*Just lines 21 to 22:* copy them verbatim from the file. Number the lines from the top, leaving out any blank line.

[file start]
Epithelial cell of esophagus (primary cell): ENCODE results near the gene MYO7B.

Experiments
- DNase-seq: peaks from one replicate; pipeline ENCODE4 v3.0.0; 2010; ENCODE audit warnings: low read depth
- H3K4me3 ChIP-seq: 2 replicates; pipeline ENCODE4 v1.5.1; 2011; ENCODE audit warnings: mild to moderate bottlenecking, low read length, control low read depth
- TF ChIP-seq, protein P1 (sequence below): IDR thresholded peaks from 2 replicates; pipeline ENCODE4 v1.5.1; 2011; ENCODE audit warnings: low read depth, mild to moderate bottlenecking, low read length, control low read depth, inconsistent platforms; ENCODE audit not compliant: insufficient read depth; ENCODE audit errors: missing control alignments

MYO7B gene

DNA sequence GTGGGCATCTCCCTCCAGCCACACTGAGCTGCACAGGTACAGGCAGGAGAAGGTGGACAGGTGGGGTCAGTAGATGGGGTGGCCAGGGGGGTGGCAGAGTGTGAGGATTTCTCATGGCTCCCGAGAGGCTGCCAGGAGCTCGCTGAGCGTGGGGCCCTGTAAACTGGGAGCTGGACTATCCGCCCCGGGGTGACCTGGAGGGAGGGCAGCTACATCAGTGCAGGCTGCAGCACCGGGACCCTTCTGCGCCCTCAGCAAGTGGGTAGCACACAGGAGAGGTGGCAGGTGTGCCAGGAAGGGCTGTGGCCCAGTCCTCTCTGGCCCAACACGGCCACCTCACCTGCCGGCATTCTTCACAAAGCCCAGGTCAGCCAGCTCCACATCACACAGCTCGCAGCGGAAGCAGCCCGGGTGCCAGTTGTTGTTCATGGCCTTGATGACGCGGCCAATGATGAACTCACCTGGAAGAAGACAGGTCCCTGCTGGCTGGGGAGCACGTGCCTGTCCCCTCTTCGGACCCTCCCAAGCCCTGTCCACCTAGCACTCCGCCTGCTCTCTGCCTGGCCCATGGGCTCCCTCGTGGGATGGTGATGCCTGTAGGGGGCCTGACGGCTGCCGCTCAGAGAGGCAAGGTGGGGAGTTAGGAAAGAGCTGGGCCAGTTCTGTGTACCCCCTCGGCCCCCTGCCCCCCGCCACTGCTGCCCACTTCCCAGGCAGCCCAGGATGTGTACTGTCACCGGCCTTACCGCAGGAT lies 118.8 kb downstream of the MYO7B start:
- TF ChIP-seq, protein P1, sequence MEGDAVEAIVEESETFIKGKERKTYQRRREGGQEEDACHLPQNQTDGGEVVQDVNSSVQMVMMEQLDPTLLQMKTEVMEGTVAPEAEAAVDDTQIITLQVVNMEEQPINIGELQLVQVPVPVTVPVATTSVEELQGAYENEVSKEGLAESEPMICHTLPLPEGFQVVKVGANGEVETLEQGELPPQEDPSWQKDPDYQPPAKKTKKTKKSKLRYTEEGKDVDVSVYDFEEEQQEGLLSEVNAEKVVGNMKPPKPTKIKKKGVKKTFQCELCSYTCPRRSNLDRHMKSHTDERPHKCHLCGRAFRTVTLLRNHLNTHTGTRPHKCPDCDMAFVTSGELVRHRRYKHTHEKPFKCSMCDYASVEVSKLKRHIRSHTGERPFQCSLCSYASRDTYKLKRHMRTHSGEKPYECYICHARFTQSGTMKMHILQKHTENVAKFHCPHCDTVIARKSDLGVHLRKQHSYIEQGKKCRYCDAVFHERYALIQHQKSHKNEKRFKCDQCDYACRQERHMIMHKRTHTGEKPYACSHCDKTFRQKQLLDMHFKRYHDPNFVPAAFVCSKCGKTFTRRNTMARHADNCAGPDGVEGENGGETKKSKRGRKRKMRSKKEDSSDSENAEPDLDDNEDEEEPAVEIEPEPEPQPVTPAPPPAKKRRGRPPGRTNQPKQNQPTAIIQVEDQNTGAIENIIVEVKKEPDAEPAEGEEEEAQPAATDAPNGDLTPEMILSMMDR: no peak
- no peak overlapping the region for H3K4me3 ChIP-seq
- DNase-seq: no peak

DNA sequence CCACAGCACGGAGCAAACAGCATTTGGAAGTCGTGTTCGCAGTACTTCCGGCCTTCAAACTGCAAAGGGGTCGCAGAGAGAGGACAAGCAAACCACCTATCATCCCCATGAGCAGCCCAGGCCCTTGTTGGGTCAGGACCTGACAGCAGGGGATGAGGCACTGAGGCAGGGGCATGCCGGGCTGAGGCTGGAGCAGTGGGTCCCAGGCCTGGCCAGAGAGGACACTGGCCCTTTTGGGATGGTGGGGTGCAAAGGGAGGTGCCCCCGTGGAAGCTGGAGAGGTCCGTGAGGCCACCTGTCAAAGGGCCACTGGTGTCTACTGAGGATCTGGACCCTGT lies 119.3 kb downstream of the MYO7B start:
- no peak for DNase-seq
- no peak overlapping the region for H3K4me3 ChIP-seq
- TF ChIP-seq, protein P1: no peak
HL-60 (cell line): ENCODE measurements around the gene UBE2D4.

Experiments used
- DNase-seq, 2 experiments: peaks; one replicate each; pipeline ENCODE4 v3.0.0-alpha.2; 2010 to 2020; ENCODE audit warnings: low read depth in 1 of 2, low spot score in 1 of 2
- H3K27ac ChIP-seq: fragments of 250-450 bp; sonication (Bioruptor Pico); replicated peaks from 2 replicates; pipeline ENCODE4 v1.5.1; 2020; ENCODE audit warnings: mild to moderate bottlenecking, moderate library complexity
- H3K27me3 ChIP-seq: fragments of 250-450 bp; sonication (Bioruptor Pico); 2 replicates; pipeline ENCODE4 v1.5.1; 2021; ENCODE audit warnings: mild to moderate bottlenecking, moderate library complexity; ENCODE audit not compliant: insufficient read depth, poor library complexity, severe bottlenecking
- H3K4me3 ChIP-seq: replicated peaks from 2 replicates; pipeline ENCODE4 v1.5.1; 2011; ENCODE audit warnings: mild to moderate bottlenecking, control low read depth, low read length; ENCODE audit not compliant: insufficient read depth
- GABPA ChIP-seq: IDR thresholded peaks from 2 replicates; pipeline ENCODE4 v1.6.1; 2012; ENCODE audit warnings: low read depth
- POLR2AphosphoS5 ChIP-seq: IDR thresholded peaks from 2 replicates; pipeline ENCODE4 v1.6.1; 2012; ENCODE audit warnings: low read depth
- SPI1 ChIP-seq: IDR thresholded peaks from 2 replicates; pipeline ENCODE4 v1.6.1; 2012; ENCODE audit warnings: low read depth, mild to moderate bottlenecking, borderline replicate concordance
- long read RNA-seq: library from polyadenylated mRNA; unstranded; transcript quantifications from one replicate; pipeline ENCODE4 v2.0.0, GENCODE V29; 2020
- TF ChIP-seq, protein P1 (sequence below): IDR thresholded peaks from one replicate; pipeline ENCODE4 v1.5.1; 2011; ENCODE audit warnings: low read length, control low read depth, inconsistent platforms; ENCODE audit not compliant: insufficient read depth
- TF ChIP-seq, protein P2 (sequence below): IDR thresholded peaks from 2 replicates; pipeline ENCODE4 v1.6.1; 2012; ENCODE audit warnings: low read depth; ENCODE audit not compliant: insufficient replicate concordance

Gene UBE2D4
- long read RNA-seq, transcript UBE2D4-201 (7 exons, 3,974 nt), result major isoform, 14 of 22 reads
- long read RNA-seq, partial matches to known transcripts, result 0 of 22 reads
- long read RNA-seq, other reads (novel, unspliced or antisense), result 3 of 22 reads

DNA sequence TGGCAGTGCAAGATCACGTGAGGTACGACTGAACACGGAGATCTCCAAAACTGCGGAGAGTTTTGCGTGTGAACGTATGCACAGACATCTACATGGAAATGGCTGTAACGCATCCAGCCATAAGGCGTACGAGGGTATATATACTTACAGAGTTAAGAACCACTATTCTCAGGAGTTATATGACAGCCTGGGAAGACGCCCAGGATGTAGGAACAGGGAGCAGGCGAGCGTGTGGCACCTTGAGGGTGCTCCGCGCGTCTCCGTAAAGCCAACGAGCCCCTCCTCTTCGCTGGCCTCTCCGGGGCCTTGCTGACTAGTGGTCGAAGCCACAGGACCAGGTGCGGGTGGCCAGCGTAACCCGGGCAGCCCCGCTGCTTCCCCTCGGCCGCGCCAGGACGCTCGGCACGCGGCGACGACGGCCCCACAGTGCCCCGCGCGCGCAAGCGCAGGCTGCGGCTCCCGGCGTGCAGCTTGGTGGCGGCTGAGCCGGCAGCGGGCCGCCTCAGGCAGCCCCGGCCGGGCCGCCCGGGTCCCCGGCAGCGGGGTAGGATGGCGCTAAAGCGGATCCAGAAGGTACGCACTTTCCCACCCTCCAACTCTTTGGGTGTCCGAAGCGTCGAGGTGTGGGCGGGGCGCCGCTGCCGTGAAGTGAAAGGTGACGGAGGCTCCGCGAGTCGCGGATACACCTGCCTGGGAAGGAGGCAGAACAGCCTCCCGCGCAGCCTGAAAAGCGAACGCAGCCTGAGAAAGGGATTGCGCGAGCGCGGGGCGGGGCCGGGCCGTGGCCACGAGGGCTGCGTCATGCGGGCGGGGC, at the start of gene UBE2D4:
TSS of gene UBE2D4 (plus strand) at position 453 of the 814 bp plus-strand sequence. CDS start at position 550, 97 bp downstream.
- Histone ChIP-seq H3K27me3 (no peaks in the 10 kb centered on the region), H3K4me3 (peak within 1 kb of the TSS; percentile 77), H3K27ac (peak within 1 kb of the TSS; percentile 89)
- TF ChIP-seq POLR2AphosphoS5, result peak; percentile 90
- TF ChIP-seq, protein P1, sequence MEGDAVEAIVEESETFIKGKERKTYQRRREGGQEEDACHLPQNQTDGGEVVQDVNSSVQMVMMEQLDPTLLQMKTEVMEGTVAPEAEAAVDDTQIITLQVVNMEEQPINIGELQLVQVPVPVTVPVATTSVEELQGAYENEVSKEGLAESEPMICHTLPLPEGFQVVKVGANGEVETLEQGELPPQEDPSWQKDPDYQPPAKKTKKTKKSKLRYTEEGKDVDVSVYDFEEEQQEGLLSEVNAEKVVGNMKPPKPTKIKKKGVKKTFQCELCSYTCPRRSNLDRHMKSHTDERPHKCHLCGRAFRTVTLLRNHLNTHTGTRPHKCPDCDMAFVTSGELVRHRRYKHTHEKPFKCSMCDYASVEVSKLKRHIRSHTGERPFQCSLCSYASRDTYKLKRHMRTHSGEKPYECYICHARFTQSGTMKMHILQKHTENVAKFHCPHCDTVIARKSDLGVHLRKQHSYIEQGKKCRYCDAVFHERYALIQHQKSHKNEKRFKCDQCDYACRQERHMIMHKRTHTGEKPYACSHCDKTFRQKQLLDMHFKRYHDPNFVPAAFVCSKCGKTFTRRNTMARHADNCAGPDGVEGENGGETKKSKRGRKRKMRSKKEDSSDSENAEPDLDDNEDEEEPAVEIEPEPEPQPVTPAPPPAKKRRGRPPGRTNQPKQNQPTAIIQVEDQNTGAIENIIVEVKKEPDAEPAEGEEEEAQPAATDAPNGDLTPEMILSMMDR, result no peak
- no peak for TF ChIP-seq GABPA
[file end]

- GABPA ChIP-seq: IDR thresholded peaks from 2 replicates; pipeline ENCODE4 v1.6.1; 2012; ENCODE audit warnings: low read depth
- POLR2AphosphoS5 ChIP-seq: IDR thresholded peaks from 2 replicates; pipeline ENCODE4 v1.6.1; 2012; ENCODE audit warnings: low read depth